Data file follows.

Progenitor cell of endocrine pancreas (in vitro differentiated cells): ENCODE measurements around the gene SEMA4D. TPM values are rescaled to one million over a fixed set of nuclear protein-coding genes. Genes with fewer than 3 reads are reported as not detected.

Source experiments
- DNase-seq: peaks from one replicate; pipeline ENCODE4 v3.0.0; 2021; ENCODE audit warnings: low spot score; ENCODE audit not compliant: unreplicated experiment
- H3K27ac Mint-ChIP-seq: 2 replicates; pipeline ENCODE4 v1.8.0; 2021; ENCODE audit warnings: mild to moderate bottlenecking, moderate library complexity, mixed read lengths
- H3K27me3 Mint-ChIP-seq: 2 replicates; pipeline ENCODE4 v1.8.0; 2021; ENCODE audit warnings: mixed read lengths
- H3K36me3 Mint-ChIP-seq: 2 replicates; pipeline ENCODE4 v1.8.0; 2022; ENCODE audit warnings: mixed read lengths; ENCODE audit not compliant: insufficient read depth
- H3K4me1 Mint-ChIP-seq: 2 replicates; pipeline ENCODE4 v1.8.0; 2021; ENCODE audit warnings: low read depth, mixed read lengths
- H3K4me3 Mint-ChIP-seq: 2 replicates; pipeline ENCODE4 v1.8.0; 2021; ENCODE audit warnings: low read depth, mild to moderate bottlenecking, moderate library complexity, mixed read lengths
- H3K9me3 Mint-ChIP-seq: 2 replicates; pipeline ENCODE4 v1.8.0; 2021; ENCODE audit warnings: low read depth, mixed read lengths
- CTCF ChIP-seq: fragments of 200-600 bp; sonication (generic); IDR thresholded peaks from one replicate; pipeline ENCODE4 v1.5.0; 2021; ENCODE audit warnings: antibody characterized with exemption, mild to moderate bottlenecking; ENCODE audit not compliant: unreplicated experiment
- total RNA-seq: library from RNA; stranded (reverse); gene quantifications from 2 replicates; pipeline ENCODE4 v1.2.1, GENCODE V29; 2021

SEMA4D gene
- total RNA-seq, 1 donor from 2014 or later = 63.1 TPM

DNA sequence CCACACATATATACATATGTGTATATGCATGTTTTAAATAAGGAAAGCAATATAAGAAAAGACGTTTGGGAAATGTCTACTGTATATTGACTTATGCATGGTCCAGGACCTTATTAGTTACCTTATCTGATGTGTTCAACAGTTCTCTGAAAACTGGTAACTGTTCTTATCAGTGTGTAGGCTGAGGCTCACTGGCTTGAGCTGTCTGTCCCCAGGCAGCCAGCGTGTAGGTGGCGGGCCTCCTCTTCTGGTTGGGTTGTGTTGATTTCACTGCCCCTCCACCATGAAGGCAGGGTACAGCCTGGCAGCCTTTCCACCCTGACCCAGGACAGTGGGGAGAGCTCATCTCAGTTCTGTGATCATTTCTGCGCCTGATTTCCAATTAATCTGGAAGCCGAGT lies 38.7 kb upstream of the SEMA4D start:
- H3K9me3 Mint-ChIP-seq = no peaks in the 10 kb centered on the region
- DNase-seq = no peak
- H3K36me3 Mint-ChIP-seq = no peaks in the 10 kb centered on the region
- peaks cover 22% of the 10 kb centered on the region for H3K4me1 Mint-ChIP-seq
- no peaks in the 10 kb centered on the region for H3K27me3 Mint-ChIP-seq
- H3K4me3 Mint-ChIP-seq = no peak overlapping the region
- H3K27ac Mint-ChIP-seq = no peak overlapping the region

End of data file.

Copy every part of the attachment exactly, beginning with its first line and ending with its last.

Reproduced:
Progenitor cell of endocrine pancreas (in vitro differentiated cells): ENCODE measurements around the gene SEMA4D. TPM values are rescaled to one million over a fixed set of nuclear protein-coding genes. Genes with fewer than 3 reads are reported as not detected.

Source experiments
- DNase-seq: peaks from one replicate; pipeline ENCODE4 v3.0.0; 2021; ENCODE audit warnings: low spot score; ENCODE audit not compliant: unreplicated experiment
- H3K27ac Mint-ChIP-seq: 2 replicates; pipeline ENCODE4 v1.8.0; 2021; ENCODE audit warnings: mild to moderate bottlenecking, moderate library complexity, mixed read lengths
- H3K27me3 Mint-ChIP-seq: 2 replicates; pipeline ENCODE4 v1.8.0; 2021; ENCODE audit warnings: mixed read lengths
- H3K36me3 Mint-ChIP-seq: 2 replicates; pipeline ENCODE4 v1.8.0; 2022; ENCODE audit warnings: mixed read lengths; ENCODE audit not compliant: insufficient read depth
- H3K4me1 Mint-ChIP-seq: 2 replicates; pipeline ENCODE4 v1.8.0; 2021; ENCODE audit warnings: low read depth, mixed read lengths
- H3K4me3 Mint-ChIP-seq: 2 replicates; pipeline ENCODE4 v1.8.0; 2021; ENCODE audit warnings: low read depth, mild to moderate bottlenecking, moderate library complexity, mixed read lengths
- H3K9me3 Mint-ChIP-seq: 2 replicates; pipeline ENCODE4 v1.8.0; 2021; ENCODE audit warnings: low read depth, mixed read lengths
- CTCF ChIP-seq: fragments of 200-600 bp; sonication (generic); IDR thresholded peaks from one replicate; pipeline ENCODE4 v1.5.0; 2021; ENCODE audit warnings: antibody characterized with exemption, mild to moderate bottlenecking; ENCODE audit not compliant: unreplicated experiment
- total RNA-seq: library from RNA; stranded (reverse); gene quantifications from 2 replicates; pipeline ENCODE4 v1.2.1, GENCODE V29; 2021

SEMA4D gene
- total RNA-seq, 1 donor from 2014 or later = 63.1 TPM

DNA sequence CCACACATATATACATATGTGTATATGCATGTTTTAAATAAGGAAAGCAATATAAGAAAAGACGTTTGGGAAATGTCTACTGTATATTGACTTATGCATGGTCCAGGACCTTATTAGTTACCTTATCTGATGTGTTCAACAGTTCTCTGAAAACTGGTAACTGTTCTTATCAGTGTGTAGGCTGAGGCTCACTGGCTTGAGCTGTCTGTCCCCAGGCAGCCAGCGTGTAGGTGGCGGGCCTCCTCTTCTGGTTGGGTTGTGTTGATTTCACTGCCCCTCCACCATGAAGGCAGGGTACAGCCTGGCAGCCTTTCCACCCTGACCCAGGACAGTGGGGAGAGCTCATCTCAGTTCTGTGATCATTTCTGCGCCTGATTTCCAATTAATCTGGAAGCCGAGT lies 38.7 kb upstream of the SEMA4D start:
- H3K9me3 Mint-ChIP-seq = no peaks in the 10 kb centered on the region
- DNase-seq = no peak
- H3K36me3 Mint-ChIP-seq = no peaks in the 10 kb centered on the region
- peaks cover 22% of the 10 kb centered on the region for H3K4me1 Mint-ChIP-seq
- no peaks in the 10 kb centered on the region for H3K27me3 Mint-ChIP-seq
- H3K4me3 Mint-ChIP-seq = no peak overlapping the region
- H3K27ac Mint-ChIP-seq = no peak overlapping the region